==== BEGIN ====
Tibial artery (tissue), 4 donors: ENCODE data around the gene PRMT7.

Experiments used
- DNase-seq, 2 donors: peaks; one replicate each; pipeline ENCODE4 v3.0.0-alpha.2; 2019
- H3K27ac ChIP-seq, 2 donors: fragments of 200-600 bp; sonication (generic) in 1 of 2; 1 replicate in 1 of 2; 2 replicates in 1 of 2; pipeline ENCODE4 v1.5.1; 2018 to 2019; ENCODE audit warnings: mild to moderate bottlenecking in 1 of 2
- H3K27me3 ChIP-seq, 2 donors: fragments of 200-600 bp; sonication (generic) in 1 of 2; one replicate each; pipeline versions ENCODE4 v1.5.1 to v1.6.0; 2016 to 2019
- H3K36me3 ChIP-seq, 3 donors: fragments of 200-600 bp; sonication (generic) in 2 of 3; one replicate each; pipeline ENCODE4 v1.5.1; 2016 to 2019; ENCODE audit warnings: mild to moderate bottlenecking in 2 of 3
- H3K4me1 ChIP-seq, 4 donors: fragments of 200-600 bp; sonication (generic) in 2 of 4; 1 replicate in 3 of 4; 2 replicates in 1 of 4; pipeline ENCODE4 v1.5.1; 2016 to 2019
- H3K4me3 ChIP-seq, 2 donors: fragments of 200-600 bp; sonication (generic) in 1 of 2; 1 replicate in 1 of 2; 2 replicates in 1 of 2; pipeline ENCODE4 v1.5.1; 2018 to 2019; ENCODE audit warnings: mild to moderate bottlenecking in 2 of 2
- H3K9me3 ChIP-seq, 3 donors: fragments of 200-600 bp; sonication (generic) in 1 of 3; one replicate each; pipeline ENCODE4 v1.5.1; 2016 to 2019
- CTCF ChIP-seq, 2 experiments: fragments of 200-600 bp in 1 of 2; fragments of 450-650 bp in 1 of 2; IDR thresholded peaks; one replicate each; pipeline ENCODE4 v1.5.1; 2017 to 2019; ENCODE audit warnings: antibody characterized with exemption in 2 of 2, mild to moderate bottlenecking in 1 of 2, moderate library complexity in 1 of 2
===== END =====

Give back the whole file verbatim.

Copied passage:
Tibial artery (tissue), 4 donors: ENCODE data around the gene PRMT7.

Experiments used
- DNase-seq, 2 donors: peaks; one replicate each; pipeline ENCODE4 v3.0.0-alpha.2; 2019
- H3K27ac ChIP-seq, 2 donors: fragments of 200-600 bp; sonication (generic) in 1 of 2; 1 replicate in 1 of 2; 2 replicates in 1 of 2; pipeline ENCODE4 v1.5.1; 2018 to 2019; ENCODE audit warnings: mild to moderate bottlenecking in 1 of 2
- H3K27me3 ChIP-seq, 2 donors: fragments of 200-600 bp; sonication (generic) in 1 of 2; one replicate each; pipeline versions ENCODE4 v1.5.1 to v1.6.0; 2016 to 2019
- H3K36me3 ChIP-seq, 3 donors: fragments of 200-600 bp; sonication (generic) in 2 of 3; one replicate each; pipeline ENCODE4 v1.5.1; 2016 to 2019; ENCODE audit warnings: mild to moderate bottlenecking in 2 of 3
- H3K4me1 ChIP-seq, 4 donors: fragments of 200-600 bp; sonication (generic) in 2 of 4; 1 replicate in 3 of 4; 2 replicates in 1 of 4; pipeline ENCODE4 v1.5.1; 2016 to 2019
- H3K4me3 ChIP-seq, 2 donors: fragments of 200-600 bp; sonication (generic) in 1 of 2; 1 replicate in 1 of 2; 2 replicates in 1 of 2; pipeline ENCODE4 v1.5.1; 2018 to 2019; ENCODE audit warnings: mild to moderate bottlenecking in 2 of 2
- H3K9me3 ChIP-seq, 3 donors: fragments of 200-600 bp; sonication (generic) in 1 of 3; one replicate each; pipeline ENCODE4 v1.5.1; 2016 to 2019
- CTCF ChIP-seq, 2 experiments: fragments of 200-600 bp in 1 of 2; fragments of 450-650 bp in 1 of 2; IDR thresholded peaks; one replicate each; pipeline ENCODE4 v1.5.1; 2017 to 2019; ENCODE audit warnings: antibody characterized with exemption in 2 of 2, mild to moderate bottlenecking in 1 of 2, moderate library complexity in 1 of 2